The refugees return for one day by Narmeen Bisharat, Israel


In the pictures is the church in 1936 and now.

10301591_10205607522285546_2246264987492405344_nLet’s go on a small road trip. I’ll try my best to give you the directions after all, not everyone can come  to this place. I’ll try my best to draw for your imagination a picture of this heavenly place. On road 75, between Nazareth and Haifa – about 10 km from Nazareth – between Timrat and Kfar Hahoresh and front of Migdal HaEmek. There is an entrance to the right, take it and then take right before the water tanks (or something like it, never really asked what they are). It is a dirt road; if it is hard to take the car you can park and continue on foot, our destination is not far. Go up the road through a small forest. For a little while, you will be surrounded by trees and cactus on both sides of the road. On this stretch of road, you will pass by an abandoned building which used to be a mosque. Along the road you will also see some ancient graves; the names of the dead have  been erased by time. Make no mistake they belong to people who once lived in this place many years ago. As you continue driving, you will see a building. If you know what you are looking at, you will distinguish that building as a church. So continue until you go far up the hill to the ground where the church lies. Actually there are two churches, but my story is about the first one.

St. Jacob church for the Melkite Roman Catholic, build around 1936, is in Ma’alul. There is an interesting story of why this church was built and it goes as something like this; at the time some families from the Orthodox parish in Ma’alul experienced some problems with the parish. Anyway they wanted a church for their own, but the bishop didn’t give permission, so they went to the Roman Catholic bishop for help. He gave permission to build a church as long as those families converted to Catholicism instead of Orthodox. St. Jacob church was finished in 1936 and I have been told that my grandfather was one of the firsts to be baptized there. The church was meant to be seen from the main road, so that the bishop could see the church when he passed between Haifa and Nazareth. However, this can’t be seen now since the village was depopulated and destroyed in 1948. Yet this church still stands, but has no one to pray inside it. However those past years the church opens its doors for one day at Easter Monday. The refugees return with their children and grandchildren and great-grandchildren, Christians and Muslims, come to celebrate together where they actually believe they belong. They don’t live far from Ma’alul, most of them made a home in Nazareth and Yaffa of Nazareth, yet they still hope that one day they will return to their village, to rebuild what was lost. On Easter Monday, they live this fantasy. The celebration itself is nothing extraordinary. There is a council for the church and its members are the children of refugees. The council organizes a pleasant celebration. A week before their arrival, they clean the dust inside the church, and they clean the path outside so people can park the cars. So on Easter Monday everything is ready. There is a mass that goes for an hour and a half. Not everyone takes part and a lot of people are outside greeting each other and talking about everything and nothing. Some people you see every day and some just on special occasions. The council makes sure that there are coffee stands and some traditional pastries for everyone. Of course, the Easter symbol is there; eggs. There is a great amount of eggs in baskets for the children to play with.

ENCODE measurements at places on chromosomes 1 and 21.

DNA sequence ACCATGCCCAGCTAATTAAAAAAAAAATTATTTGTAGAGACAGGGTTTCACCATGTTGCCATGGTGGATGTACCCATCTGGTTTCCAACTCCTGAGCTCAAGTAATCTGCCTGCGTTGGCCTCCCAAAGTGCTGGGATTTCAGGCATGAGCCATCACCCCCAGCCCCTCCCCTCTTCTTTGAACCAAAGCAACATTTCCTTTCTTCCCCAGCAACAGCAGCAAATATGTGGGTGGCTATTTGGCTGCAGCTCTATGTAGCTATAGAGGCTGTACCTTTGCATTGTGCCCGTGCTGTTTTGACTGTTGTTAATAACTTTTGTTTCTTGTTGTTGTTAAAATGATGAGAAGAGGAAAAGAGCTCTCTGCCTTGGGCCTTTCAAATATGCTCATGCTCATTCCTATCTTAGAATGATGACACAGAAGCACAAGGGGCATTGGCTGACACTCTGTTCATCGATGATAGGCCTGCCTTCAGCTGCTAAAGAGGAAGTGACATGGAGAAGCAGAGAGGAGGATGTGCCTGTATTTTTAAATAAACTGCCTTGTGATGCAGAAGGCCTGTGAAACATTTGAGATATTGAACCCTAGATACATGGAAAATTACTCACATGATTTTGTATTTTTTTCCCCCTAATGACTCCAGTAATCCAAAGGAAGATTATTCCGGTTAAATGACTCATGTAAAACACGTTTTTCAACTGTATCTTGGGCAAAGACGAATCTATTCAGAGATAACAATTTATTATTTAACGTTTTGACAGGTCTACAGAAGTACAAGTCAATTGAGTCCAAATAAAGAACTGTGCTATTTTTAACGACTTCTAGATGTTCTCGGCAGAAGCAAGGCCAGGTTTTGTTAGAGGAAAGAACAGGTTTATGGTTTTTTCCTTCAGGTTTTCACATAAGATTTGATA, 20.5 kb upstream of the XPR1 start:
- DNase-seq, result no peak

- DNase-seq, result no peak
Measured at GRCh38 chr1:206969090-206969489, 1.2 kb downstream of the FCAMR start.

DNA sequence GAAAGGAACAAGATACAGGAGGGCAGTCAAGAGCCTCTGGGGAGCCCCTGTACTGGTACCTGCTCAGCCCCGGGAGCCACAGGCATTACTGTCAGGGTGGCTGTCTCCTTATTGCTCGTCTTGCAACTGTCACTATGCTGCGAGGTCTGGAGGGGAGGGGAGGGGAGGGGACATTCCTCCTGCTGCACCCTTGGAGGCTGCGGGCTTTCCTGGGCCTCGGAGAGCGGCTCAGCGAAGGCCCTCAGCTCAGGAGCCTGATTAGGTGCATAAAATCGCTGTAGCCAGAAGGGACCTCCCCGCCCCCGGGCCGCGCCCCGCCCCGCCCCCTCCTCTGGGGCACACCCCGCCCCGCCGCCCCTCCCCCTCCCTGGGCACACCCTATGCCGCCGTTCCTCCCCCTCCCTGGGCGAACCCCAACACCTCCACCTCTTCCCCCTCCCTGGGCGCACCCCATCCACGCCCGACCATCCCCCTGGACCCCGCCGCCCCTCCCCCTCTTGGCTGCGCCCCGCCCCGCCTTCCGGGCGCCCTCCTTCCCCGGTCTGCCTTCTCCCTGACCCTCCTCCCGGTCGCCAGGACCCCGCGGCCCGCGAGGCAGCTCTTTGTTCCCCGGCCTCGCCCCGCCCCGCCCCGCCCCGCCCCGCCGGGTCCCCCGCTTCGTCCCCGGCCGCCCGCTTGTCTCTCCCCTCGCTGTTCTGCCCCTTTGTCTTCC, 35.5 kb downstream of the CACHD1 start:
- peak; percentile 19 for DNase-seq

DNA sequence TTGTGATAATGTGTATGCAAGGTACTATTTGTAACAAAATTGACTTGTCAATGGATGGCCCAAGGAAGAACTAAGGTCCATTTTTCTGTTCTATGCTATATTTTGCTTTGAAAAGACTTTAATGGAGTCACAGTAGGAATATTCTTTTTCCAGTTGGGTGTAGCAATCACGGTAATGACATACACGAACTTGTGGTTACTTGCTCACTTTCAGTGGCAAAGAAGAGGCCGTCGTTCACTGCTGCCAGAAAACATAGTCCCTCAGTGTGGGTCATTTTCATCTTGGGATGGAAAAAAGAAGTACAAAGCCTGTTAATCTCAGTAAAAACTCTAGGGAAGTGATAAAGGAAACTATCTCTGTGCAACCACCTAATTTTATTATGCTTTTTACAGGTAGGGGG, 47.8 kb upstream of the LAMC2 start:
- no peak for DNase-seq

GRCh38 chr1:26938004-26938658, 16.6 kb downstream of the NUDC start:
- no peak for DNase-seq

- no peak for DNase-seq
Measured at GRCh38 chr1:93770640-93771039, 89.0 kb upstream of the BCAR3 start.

Like many of those people, I am the same. My grandparents were born in Ma’alul and lived there ‘till they had to leave. I grew up listening to their stories about how they lived and how they left, and how they rebuilt their lives elsewhere. However, I don’t feel what others feel, I don’t want to live in a false hope. I don’t like that this event turned out to be a media circus. I know that many people feel like me. They know it is just a fantasy that Ma’alul is not what it used to be. But there is no harm to celebrate the holiday there, even if you are not religious. It is still a nice place to visit and have a picnic from time to time.

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